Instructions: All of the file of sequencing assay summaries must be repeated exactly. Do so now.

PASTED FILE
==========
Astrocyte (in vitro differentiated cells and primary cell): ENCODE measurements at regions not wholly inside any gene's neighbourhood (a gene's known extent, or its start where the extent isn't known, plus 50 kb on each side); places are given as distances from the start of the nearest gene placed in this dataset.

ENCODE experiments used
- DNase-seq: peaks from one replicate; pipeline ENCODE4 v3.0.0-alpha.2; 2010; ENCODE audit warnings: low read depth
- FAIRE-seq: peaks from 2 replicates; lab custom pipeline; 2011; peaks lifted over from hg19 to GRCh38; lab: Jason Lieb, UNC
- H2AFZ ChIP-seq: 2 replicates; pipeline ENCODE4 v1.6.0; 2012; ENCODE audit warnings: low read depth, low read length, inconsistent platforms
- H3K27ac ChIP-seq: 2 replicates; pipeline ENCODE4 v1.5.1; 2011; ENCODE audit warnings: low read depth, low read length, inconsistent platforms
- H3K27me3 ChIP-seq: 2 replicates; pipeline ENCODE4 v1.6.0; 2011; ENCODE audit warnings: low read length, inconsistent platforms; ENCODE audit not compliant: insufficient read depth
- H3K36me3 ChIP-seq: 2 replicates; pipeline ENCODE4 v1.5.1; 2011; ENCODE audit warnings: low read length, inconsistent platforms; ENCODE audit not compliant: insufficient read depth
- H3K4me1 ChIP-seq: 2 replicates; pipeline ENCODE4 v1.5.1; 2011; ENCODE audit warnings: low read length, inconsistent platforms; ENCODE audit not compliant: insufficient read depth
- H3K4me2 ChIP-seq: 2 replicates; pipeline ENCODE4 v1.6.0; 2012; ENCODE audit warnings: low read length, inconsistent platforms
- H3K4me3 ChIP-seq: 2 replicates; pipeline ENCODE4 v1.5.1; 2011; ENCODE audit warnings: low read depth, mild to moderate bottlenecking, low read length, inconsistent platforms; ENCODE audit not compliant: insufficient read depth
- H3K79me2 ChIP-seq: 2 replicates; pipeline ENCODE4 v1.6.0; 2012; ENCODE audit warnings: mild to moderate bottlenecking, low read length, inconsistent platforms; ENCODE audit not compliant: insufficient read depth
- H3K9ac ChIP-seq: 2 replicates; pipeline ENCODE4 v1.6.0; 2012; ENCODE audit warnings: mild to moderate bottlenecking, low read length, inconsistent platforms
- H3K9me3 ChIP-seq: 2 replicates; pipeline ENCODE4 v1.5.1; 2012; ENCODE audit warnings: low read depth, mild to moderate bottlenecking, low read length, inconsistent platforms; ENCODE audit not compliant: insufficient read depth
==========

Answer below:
Astrocyte (in vitro differentiated cells and primary cell): ENCODE measurements at regions not wholly inside any gene's neighbourhood (a gene's known extent, or its start where the extent isn't known, plus 50 kb on each side); places are given as distances from the start of the nearest gene placed in this dataset.

ENCODE experiments used
- DNase-seq: peaks from one replicate; pipeline ENCODE4 v3.0.0-alpha.2; 2010; ENCODE audit warnings: low read depth
- FAIRE-seq: peaks from 2 replicates; lab custom pipeline; 2011; peaks lifted over from hg19 to GRCh38; lab: Jason Lieb, UNC
- H2AFZ ChIP-seq: 2 replicates; pipeline ENCODE4 v1.6.0; 2012; ENCODE audit warnings: low read depth, low read length, inconsistent platforms
- H3K27ac ChIP-seq: 2 replicates; pipeline ENCODE4 v1.5.1; 2011; ENCODE audit warnings: low read depth, low read length, inconsistent platforms
- H3K27me3 ChIP-seq: 2 replicates; pipeline ENCODE4 v1.6.0; 2011; ENCODE audit warnings: low read length, inconsistent platforms; ENCODE audit not compliant: insufficient read depth
- H3K36me3 ChIP-seq: 2 replicates; pipeline ENCODE4 v1.5.1; 2011; ENCODE audit warnings: low read length, inconsistent platforms; ENCODE audit not compliant: insufficient read depth
- H3K4me1 ChIP-seq: 2 replicates; pipeline ENCODE4 v1.5.1; 2011; ENCODE audit warnings: low read length, inconsistent platforms; ENCODE audit not compliant: insufficient read depth
- H3K4me2 ChIP-seq: 2 replicates; pipeline ENCODE4 v1.6.0; 2012; ENCODE audit warnings: low read length, inconsistent platforms
- H3K4me3 ChIP-seq: 2 replicates; pipeline ENCODE4 v1.5.1; 2011; ENCODE audit warnings: low read depth, mild to moderate bottlenecking, low read length, inconsistent platforms; ENCODE audit not compliant: insufficient read depth
- H3K79me2 ChIP-seq: 2 replicates; pipeline ENCODE4 v1.6.0; 2012; ENCODE audit warnings: mild to moderate bottlenecking, low read length, inconsistent platforms; ENCODE audit not compliant: insufficient read depth
- H3K9ac ChIP-seq: 2 replicates; pipeline ENCODE4 v1.6.0; 2012; ENCODE audit warnings: mild to moderate bottlenecking, low read length, inconsistent platforms
- H3K9me3 ChIP-seq: 2 replicates; pipeline ENCODE4 v1.5.1; 2012; ENCODE audit warnings: low read depth, mild to moderate bottlenecking, low read length, inconsistent platforms; ENCODE audit not compliant: insufficient read depth